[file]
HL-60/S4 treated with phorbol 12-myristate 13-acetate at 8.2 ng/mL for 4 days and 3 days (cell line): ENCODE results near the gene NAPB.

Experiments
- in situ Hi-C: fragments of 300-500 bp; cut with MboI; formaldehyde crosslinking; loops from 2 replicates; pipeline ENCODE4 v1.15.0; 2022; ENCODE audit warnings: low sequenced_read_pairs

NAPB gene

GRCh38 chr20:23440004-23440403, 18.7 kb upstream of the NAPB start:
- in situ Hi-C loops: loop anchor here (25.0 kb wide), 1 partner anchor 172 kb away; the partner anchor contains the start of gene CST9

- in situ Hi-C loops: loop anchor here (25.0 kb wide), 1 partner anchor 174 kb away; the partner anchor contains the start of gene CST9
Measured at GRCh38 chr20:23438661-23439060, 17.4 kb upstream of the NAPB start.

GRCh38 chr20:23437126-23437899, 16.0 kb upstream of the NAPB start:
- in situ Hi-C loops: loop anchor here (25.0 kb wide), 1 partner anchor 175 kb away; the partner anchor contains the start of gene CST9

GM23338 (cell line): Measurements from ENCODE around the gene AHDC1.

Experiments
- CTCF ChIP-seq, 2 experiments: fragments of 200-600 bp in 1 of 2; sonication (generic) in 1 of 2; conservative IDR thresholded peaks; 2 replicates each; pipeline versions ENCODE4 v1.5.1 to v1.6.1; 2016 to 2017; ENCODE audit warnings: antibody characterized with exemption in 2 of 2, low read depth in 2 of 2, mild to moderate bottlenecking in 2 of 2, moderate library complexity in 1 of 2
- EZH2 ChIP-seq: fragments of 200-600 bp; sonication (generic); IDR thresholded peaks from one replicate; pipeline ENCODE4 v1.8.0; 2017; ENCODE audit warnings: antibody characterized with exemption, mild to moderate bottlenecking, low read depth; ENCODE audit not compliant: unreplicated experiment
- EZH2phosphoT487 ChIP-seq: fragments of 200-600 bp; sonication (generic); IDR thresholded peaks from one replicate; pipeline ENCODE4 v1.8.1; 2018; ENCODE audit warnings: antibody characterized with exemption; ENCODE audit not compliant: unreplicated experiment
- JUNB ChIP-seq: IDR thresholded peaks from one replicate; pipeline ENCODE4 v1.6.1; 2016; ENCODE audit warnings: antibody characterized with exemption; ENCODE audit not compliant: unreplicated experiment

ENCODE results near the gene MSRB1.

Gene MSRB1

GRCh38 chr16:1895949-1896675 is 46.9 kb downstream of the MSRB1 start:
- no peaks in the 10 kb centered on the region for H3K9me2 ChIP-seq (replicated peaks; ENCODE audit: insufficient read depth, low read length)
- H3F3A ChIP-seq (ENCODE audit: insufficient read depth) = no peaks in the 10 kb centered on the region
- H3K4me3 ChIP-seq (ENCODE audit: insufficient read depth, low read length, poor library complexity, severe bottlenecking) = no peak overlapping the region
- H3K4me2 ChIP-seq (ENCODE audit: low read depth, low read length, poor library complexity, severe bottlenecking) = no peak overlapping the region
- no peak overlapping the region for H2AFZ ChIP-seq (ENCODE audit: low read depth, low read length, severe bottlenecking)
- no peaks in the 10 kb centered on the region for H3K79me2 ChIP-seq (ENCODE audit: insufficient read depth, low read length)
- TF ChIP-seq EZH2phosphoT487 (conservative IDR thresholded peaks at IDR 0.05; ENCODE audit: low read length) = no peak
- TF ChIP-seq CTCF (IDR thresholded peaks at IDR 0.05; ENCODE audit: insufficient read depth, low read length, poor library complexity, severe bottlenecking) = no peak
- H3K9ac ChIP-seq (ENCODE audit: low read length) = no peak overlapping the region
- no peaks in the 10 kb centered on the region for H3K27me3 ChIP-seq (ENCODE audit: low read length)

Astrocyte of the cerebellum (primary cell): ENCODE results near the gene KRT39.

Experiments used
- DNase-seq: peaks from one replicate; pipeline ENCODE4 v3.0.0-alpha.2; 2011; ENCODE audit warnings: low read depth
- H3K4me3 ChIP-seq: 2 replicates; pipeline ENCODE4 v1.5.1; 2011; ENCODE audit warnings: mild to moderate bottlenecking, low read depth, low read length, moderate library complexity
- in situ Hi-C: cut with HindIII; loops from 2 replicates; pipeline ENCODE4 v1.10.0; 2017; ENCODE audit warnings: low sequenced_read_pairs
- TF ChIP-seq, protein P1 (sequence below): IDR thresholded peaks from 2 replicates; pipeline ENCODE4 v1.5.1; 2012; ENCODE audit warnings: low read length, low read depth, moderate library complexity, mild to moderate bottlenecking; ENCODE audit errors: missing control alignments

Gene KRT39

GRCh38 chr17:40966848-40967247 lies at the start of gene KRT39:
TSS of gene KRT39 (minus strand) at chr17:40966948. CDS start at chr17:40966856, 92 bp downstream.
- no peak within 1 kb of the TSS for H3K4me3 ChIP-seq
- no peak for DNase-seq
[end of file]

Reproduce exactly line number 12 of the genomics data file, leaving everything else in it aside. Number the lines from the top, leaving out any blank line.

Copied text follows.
Experiments